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Relevant Search Leveraging Knowledge Graphs with Neo4j: Part 1

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Relevant Search Leveraging Knowledge Graphs with Neo4j: Part 1

Providing accurate, relevant search results is an ever-increasing concern. Here, we take an in-depth look at approaching this feature using knowledge graphs and Neo4j.

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Providing relevant information to the user performing search queries or navigating a site is always a complex task. It requires a huge set of data, a process of progressive improvements, and self-tuning parameters together with infrastructure that can support them.

Such 

search infrastructure  

must be introduced seamlessly and smoothly into the existing platform, with access to all relevant data flows to provide always up-to-date data. Moreover, it should allow for easy addition of new data sources to cater to new requirements, without affecting the entire system or the current relevance.

Information must be stored and managed correctly as well as take into account the relationships between individual items, providing a model and access patterns that can be also processed automatically by artificial minds (machines). These models are generally referred to as Knowledge Graphs. They have become a crucial resource for many tasks in machine learning, data mining, and artificial intelligence applications.

Knowledge Graphs: An Introduction

A knowledge graph is a multi-relational graph composed of entities as nodes and relationships as edges with different types that describe facts in the world.

Out of the many features involved in the processing of data sources to create a knowledge graph, Natural Language Processing (NLP) plays an important role. It assists in reading and understanding text to automatically extract “knowledge” from a large number of data sources.

The search goal varies based on the domain in which it is used, so it would differ substantially amongst web search and product catalog navigation in an eCommerce site, scientific literature discovery, and expert search prominent in medicine, law, and research. All these domains differ in terms of business goals, the definition of relevance, synonyms, ontologies, and so on.

In this post, we introduce knowledge graphs as the core data source on top of which a relevant search application has been built. We describe in detail the data model, the feeding and updating processes, and the entire infrastructure applied to a concrete application. We will consider a product catalog for a generic eCommerce site as the use case for this article; however, the concepts and ideas could be applied easily to other scenarios.

The Use Case: eCommerce

In all eCommerce sites, text search and catalog navigation are not only the entry points for users but they are also the main “salespeople.” Compared with web search engines, this use case has the advantage that the set of “items” to be searched is more controlled and regulated.

However, there are a lot of critical aspects and peculiarities that need to be taken into account while designing the search infrastructure for this specific application:

  • Multiple data sources: Products and related information come from various heterogeneous sources like product providers, information providers, and sellers.
  • Multiple category hierarchies: An eCommerce platform should provide multiple navigation paths to simplify access from several perspectives and shorten the time from desire to purchase. This requires storing and traversing multiple category hierarchies that are subject to change over time based on new business requirements.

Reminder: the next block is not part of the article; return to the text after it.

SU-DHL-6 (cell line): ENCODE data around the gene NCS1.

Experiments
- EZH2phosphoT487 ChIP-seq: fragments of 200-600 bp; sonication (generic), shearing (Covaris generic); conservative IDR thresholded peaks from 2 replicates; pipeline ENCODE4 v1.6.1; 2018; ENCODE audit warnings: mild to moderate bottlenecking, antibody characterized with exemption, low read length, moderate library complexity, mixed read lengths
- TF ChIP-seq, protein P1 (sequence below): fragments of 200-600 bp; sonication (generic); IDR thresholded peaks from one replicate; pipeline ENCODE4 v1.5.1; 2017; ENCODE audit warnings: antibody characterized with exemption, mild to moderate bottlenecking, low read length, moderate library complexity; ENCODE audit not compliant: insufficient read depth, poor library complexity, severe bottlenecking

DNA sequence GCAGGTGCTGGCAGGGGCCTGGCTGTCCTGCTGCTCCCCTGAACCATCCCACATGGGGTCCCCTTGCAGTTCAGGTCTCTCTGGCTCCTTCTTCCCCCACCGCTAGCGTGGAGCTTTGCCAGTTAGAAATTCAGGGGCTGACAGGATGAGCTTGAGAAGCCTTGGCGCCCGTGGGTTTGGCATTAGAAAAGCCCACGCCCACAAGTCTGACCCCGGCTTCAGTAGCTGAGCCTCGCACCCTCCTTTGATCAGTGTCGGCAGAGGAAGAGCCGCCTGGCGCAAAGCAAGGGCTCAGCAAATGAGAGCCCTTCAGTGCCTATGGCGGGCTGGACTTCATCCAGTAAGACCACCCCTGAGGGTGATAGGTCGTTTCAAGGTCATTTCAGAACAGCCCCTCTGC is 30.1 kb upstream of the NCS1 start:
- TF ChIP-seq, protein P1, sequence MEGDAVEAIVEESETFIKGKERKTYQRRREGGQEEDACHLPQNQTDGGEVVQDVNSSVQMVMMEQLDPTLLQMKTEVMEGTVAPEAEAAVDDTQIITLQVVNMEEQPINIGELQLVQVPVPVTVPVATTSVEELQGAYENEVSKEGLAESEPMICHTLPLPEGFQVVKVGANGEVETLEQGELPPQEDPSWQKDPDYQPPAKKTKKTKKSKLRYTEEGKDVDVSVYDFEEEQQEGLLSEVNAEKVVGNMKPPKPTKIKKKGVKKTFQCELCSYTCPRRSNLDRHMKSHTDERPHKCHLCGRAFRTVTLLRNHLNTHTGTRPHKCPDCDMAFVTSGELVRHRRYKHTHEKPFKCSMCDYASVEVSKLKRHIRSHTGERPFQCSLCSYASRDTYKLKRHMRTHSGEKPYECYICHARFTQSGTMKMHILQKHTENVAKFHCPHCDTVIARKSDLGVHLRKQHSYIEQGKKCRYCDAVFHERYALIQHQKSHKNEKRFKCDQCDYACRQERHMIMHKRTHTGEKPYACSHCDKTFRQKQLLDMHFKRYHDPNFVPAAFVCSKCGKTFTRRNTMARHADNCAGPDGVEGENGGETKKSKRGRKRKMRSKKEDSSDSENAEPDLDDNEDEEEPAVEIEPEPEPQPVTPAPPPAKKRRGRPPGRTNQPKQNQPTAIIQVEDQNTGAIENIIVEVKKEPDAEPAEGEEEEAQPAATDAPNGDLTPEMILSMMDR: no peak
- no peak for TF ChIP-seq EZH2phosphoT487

• Marketing strategy: New promotions, offers, and marketing campaigns are created to promote the site or specific products. All of them affect, or should affect, results boosting.
  • User signals and interactions: In order to provide a better and more customized user experience, clicks, purchases, search queries, and other user signals must be captured, processed and used to drive search results.
  • Supplier information: Product suppliers are the most important. They provide information like quantity, availability, delivery options, timing and changes in the product’s details.
  • Business constraints: eCommerce sites have their own business interests, so they must also return search results that generate profit, clear expiring inventory, and satisfy supplier relationships.

All these requirements and data could affect “relevance” in several ways during search, as well as how the product catalog should be navigated. Keeping these constraints in mind, designing a relevant search infrastructure for eCommerce vendors requires an entire ecosystem of data and related data flows together with platforms to manage them.

Relevant Search

Relevant search revolves around four elements: text, user, context, and business goal.


  • Information extraction and NLP are key to providing search results that mostly satisfy the user’s text query in terms of content.
  • User modeling and recommendation engines allow for customizing results according to user preferences and profiles.
  • Context information like location, time, and so on, further refine results based on the needs of the user while performing the query.
  • Business goals drive the entire implementation, as search exists to contribute to the success and profitability of the organization.

In our previous blog posts on 

text search 

and 

NLP for social media recommendations

, we described how to use advanced NLP features and graphs to combine text, user profiles, and behavior to customize the search experience using recommendation engines.

Relevant searches also require context information, previous searches, current business goals, and feedback loops to further customize user experience and increase revenues. These must be stored and processed in ways that can be easily accessed and navigated during searches without affecting the user experience in terms of response time and quality of the search.